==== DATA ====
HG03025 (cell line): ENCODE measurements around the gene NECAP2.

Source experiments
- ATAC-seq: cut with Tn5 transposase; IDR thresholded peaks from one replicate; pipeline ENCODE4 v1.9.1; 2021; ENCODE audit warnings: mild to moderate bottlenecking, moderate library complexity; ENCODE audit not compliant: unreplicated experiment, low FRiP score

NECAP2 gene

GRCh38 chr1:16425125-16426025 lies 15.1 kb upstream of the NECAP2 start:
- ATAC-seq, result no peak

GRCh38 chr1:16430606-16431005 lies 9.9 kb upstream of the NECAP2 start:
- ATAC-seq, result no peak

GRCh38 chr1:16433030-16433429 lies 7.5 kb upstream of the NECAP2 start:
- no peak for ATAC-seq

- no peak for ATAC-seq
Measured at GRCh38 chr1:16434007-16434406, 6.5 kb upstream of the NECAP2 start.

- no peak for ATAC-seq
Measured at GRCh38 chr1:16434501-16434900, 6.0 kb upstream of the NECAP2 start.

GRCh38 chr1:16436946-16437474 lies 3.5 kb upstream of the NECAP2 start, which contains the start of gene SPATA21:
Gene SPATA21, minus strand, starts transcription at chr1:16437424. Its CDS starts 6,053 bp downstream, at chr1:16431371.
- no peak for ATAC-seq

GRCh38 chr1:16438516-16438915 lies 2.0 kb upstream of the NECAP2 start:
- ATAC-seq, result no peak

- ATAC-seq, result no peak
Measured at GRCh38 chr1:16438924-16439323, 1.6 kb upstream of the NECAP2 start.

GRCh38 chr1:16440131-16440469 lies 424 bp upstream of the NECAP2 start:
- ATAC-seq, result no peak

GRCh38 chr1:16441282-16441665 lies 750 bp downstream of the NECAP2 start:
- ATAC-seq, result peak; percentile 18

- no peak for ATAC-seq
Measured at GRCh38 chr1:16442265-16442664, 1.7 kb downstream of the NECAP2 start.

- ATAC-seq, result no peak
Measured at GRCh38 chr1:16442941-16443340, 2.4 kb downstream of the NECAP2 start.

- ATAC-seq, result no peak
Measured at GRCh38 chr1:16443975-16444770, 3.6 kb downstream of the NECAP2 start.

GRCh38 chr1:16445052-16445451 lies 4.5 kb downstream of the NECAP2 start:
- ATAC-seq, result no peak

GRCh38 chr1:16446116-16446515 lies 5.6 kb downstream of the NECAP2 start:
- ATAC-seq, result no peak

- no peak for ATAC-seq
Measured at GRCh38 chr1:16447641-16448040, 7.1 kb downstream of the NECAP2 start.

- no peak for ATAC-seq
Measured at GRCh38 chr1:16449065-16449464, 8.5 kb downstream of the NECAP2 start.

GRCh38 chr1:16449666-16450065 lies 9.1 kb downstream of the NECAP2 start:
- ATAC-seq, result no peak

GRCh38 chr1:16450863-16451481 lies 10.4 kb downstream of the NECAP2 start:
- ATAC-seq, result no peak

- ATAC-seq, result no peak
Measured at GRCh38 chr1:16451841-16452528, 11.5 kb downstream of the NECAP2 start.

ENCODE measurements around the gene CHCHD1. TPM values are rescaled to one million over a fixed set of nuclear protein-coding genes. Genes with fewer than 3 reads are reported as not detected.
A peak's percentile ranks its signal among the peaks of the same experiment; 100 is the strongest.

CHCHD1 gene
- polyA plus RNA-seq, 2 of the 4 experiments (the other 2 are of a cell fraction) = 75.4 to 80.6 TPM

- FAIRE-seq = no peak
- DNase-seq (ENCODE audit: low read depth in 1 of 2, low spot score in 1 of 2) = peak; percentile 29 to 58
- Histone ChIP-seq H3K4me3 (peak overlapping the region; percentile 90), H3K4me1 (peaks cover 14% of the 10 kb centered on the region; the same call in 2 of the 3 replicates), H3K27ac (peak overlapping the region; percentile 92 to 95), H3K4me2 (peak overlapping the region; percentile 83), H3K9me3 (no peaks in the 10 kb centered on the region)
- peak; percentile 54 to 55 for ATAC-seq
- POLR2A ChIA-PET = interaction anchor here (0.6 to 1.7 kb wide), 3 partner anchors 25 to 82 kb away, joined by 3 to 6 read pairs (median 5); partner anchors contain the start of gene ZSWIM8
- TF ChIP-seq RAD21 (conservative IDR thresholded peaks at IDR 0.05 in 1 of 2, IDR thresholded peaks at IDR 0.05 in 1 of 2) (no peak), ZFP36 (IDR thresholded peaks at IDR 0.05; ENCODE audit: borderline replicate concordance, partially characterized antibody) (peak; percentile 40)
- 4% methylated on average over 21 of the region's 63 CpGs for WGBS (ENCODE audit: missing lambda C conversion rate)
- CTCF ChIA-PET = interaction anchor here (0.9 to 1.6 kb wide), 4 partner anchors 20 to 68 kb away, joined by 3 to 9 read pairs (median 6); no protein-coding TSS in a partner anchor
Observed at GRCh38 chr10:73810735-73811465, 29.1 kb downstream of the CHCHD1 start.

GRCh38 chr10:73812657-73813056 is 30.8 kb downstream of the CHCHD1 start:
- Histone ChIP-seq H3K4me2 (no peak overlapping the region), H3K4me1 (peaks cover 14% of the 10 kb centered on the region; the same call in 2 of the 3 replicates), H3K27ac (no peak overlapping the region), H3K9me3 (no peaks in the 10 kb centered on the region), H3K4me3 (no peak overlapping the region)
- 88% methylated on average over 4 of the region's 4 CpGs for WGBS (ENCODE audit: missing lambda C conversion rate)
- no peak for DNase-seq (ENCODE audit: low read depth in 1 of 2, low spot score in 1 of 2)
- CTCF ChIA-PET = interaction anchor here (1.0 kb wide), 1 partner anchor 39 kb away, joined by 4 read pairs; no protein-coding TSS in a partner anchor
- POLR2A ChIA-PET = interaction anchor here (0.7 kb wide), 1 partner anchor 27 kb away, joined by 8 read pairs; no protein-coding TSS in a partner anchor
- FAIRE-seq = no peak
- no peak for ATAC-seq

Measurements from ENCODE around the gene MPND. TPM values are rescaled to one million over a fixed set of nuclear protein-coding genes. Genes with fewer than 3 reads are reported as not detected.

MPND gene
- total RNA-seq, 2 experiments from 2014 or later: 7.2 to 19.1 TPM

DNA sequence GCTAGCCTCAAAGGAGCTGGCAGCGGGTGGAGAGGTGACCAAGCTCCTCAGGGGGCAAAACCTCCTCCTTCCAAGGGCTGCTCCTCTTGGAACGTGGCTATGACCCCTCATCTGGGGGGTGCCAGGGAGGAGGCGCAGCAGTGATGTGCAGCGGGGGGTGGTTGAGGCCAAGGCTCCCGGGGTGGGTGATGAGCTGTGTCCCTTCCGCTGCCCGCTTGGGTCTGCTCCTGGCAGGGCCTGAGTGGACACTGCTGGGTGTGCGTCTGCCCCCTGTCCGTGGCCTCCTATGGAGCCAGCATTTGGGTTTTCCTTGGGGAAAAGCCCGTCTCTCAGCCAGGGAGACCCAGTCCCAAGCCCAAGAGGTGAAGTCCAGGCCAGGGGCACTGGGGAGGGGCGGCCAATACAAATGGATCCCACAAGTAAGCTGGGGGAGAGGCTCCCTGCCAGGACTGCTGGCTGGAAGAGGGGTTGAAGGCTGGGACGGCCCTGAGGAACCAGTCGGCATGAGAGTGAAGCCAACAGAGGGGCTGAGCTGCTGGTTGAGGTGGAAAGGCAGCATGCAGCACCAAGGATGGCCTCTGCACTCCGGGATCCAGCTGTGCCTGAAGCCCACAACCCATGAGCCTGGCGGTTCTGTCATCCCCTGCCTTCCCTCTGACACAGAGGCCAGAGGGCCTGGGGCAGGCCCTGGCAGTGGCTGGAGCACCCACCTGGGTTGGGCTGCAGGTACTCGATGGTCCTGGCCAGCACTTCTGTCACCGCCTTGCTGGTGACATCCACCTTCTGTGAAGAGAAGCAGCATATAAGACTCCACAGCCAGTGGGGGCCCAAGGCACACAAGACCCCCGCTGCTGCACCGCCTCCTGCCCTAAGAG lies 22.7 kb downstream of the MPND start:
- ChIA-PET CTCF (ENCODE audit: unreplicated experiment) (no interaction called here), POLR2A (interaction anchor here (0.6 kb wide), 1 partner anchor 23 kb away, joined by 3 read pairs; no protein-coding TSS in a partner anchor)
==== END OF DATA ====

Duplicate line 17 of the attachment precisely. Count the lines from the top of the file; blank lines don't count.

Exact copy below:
- no peak for ATAC-seq